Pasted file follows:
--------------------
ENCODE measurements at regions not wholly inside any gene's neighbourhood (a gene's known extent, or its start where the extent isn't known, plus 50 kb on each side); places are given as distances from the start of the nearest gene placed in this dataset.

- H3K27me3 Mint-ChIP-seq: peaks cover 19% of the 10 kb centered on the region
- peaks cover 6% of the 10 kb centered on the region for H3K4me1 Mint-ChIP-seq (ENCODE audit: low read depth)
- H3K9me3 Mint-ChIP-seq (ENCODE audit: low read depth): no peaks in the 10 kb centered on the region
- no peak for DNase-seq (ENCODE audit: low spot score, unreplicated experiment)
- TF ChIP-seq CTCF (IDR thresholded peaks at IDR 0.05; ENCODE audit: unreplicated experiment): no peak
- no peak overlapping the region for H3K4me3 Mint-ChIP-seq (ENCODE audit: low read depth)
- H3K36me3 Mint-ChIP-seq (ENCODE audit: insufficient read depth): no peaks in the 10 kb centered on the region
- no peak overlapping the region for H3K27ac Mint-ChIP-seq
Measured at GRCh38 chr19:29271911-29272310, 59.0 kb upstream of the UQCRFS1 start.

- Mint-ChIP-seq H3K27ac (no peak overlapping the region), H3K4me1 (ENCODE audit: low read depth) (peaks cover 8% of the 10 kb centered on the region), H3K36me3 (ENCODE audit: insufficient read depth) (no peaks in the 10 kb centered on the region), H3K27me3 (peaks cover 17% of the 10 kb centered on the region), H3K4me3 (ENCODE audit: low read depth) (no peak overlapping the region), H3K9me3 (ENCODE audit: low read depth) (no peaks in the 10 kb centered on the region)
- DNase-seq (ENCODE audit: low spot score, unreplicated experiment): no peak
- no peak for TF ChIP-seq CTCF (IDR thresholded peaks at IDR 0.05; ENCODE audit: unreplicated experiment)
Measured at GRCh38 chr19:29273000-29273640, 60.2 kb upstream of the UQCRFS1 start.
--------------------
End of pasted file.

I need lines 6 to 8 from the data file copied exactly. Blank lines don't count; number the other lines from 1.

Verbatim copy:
- TF ChIP-seq CTCF (IDR thresholded peaks at IDR 0.05; ENCODE audit: unreplicated experiment): no peak
- no peak overlapping the region for H3K4me3 Mint-ChIP-seq (ENCODE audit: low read depth)
- H3K36me3 Mint-ChIP-seq (ENCODE audit: insufficient read depth): no peaks in the 10 kb centered on the region